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JEditorPane seems to have a very interesting feature: it seems to track its parent width, and determines the preferred height accordingly, also if the parent IS NOT a JViewport.
By track i mean that the preferred width of the component is set to the one of its parent (maybe apart from some insets).
The ScrollableTracksViewportWidth is false.


This is the very simple code that demonstrates this fact (just copy and fix imports):
When the JFrame is resized, the preferred width of the JEditorPane (in my environement) is always frame.width-14 (of course 14 may be graphical-system specific).

q1) Tracking the parent (non viewport) width is good. Can I rely on it? As far as i know this is an undocumented feature.More! Just replace new JEditorPane() with new JTextPane(), a richer subclass of JEditorPane, and the feature disappear.

q2) It seems to me that this "tracking" happens through the "setting" of the JEditorPane size. This means that FIRST the size (width) must be set, then the preferred size height will be ok. Is it right?

q3) Why JTextPane has not this feature?

    public class SSCE01 extends JFrame {

        public static void main (String [] a) {
            new SSCE01().setVisible(true);
        }

        public SSCE01() {
            final JEditorPane ep = new JEditorPane();
            add(ep);
            addComponentListener(new ComponentAdapter() {
                public void componentResized(ComponentEvent e) {
                    Dimension ps = getSize();
                    System.out.println("Frame size               : " 
                          + ps.width + " x " + ps.height);
                    ps = ep.getPreferredSize();
                    System.out.println("JEditorPane preferredSize: "
                          + ps.width + " x " + ps.height);

                }
            });
            pack();
        }
   }

q4) More clear question. As hypothesized in q2, setting the size allows the tracking. But just for JEditorPane, NOT for JTextPane. How can I accomplish this for the JTextPane too?

this works:

public SSCE02() {
        JEditorPane ep = new JEditorPane();
        ep.setText("this is a very very long text. veeeeery long, so long that it will never fit into one 100 pixels width row");
        ep.setSize(new Dimension(100,Integer.MAX_VALUE));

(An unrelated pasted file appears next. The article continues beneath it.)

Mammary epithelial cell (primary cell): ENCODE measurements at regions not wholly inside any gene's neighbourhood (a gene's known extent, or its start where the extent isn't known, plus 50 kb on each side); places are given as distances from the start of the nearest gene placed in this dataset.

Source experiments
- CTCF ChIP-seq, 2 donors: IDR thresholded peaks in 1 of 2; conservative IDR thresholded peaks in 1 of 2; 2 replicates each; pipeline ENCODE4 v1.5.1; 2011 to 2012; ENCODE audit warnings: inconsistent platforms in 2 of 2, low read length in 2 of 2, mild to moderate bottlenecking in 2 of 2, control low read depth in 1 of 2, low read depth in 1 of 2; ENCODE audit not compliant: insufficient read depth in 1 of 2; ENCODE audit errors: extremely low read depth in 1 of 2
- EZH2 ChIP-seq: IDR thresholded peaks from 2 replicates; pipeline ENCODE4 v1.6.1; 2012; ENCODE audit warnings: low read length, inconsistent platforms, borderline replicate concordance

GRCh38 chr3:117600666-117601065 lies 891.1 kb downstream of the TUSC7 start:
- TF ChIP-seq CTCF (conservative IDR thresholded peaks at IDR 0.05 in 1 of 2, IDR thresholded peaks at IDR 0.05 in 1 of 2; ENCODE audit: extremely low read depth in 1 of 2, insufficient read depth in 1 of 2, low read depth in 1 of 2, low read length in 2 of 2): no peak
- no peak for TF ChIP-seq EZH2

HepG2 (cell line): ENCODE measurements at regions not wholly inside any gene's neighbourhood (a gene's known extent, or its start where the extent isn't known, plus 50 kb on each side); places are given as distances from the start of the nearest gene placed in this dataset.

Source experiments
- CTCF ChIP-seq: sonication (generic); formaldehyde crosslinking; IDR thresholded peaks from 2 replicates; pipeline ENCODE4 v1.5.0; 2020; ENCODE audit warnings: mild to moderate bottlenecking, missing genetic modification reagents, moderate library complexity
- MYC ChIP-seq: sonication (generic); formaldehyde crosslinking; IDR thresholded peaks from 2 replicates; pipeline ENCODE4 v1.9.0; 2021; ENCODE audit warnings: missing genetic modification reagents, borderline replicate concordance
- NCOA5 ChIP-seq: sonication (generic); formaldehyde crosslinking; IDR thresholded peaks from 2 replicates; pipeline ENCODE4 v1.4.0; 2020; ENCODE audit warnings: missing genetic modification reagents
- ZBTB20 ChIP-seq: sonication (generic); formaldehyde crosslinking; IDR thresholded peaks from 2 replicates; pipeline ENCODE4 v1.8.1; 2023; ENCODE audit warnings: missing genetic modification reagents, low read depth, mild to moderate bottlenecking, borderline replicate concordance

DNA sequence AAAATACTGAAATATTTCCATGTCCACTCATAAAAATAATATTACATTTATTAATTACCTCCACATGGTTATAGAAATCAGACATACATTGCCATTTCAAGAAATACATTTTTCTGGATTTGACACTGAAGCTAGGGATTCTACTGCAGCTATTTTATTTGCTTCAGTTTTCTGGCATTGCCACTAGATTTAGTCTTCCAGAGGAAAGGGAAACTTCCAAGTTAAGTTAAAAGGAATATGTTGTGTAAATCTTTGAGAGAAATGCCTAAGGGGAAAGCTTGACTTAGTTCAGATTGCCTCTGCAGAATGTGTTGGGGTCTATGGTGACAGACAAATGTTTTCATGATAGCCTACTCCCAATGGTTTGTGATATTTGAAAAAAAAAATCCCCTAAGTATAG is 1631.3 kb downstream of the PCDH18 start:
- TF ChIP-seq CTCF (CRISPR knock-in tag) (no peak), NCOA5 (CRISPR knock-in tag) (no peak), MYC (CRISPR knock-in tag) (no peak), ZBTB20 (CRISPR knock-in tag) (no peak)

add(ep);

        pack();

    }

this doesn't. It has been used a JTextPane in place of JEditorPane:

public SSCE02() {

    JEditorPane ep = new JTextPane();
    ep.setText("this is a very very long text. veeeeery long, so long that it will never fit into one 100 pixels width row");
    ep.setSize(new Dimension(100,Integer.MAX_VALUE));
    add(ep);

    pack();

}

UPDATE 1
Summary: the "track Size property" is observed in JEditorPane but nothing similar exists in JTextPane.
A little but significative step further: Loading an HTML document into JEditorPane lets the feature disappear from JEditorPane too.
At this point, the feature seems implemented by the Document implementation and not by the JEditorPane (or JTextPane) itself! In the case of JEditorPane, the Document is javax.swing.text.PlainDocument. When you do:

URL url = HTMLInComponents01.class.getResource("sample.html");
jEditorPane1.setPage(url);
System.out.println(jEditorPane1.getDocument().getClass().getName());

you'll get:

javax.swing.text.html.HTMLDocument

I also notice that the good javax.swing.text.PlainDocument that gives us this great service of "calculating the height" of a component when the width is given through setSize" isn't assignable to a JTextPane, that expects a StyledDocument instance!

Now I'll verify which other text components are capable of using PlainDocument.

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Can you provide the URL for "TextPanePerfectSize"? –  AgostinoX Nov 21 '11 at 16:08
    
See also TextPanePerfectSize. –  trashgod Nov 21 '11 at 21:44

1 Answer 1

I recommend you add the component to the JFrame's content pane instead of using the add() method. Also set a layout on the content pane and it will all resize automatically.

JFrame f = new JFrame();
f.getContentPane().setLayout(new BorderLayout());
f.getContentPane().add(new JTextPane());

Regards

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